Equity Markets Look Attractive by Long-Term Measures, But Fairly Valued on Current Levels of Earnings Historical analysis and current estimates do not guarantee future results. As of December 31, 2009 Historical averages are calculated by averaging monthly values looking back 10 years. Individuals cannot invest directly in an index. Please see slide 27 for index definitions. Source: FactSet, MSCI and AllianceBernstein Price to Book MSCI World Price to Sales MSCI World Price to Earnings MSCI World 18.2× 17.7×
Global Profitability Is at a Cyclical Low MSCI World ROE* Historical analysis does not guarantee future results. As of December 31, 2009 *Defined as price/book value divided by price/earnings Individuals cannot invest directly in an index. Please see slide 27 for index definitions. Source: MSCI and AllianceBernstein Long-Term Average: 12.0% Current: 6.6%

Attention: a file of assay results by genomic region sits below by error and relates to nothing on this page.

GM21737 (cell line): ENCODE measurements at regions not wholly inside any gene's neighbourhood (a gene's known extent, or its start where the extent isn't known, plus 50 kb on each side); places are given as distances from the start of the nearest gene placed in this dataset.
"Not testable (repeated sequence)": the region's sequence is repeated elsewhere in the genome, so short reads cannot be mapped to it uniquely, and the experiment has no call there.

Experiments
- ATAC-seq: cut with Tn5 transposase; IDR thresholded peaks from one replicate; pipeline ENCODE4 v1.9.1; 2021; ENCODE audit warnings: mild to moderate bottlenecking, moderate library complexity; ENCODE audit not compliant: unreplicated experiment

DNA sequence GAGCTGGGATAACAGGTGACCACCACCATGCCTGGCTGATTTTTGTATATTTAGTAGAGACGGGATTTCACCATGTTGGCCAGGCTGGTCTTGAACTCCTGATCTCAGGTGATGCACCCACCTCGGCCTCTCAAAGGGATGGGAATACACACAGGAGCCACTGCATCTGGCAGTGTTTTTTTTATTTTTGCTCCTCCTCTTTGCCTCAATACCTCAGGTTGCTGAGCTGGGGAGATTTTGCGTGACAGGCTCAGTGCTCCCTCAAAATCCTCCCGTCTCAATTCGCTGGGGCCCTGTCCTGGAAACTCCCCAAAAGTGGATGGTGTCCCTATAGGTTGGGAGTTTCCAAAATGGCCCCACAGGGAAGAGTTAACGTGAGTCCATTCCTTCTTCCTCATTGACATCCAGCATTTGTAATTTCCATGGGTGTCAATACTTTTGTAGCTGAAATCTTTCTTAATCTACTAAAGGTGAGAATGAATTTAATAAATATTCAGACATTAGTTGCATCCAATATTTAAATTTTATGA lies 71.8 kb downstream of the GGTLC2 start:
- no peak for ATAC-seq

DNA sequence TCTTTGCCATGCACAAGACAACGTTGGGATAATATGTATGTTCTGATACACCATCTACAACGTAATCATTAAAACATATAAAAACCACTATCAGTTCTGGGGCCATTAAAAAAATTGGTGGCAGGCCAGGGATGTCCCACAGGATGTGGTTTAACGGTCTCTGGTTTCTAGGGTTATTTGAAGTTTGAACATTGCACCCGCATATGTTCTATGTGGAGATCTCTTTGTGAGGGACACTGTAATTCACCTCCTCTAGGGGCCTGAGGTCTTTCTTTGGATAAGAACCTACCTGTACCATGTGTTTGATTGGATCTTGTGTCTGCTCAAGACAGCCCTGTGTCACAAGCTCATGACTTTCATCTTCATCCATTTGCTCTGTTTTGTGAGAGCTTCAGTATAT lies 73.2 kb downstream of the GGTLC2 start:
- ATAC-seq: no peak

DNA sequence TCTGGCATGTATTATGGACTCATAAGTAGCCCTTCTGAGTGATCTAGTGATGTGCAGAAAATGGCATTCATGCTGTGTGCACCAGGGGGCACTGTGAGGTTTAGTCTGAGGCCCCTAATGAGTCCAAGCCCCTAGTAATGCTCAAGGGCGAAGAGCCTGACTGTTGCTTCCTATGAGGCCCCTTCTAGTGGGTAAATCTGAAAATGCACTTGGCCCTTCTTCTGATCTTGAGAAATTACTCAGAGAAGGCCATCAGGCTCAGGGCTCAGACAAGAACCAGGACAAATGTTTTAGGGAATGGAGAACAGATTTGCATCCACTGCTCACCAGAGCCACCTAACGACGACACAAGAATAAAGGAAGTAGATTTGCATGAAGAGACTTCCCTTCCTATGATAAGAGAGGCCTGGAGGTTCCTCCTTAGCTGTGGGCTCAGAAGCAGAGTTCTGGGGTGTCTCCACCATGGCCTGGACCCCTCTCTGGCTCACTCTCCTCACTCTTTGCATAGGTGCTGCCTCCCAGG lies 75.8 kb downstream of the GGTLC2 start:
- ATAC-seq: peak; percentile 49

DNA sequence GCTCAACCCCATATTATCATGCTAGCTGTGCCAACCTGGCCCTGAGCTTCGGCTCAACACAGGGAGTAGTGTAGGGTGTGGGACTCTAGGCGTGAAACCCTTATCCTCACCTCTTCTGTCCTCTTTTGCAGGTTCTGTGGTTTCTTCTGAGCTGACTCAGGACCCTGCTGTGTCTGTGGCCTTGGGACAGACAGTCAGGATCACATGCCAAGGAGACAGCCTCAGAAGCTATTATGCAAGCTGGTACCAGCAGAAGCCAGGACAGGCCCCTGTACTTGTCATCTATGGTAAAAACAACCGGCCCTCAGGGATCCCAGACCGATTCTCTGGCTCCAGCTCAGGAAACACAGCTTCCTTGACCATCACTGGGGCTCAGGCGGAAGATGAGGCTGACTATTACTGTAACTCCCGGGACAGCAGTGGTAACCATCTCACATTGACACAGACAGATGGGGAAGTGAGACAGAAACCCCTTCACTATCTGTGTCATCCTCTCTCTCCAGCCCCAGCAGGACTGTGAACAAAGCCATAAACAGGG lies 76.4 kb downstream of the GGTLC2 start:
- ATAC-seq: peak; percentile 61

Companies Have Started to Beat Earnings Estimates Positive 3Q:2009 Earnings Surprises* Historical analysis does not guarantee future results. As of December 31, 2009 *US represented by companies in the S&P 500, Europe by MSCI Europe and Japan by Nikkei 225; data are as of November 30, 2009. Individuals cannot invest directly in an index. Please see slide 27 for index definitions. Source: Bloomberg, MSCI, Thomson I/B/E/S and Bernstein
As Earnings Recover, Valuations Look More Attractive MSCI World Operating Earnings per Share 2010 Consensus Earnings Growth 28% Trend Past performance and current estimates do not guarantee future results. Actual earnings through December 31, 2008; 2009–2011 consensus estimates as of December 17, 2009 Individuals cannot invest directly in an index. Please see slide 27 for index definitions. Source: FactSet, Thompson I/B/E/S, MSCI and AllianceBernstein 2011 Consensus Earnings Growth 21% P/FE 17.6x 14.1x 11.7x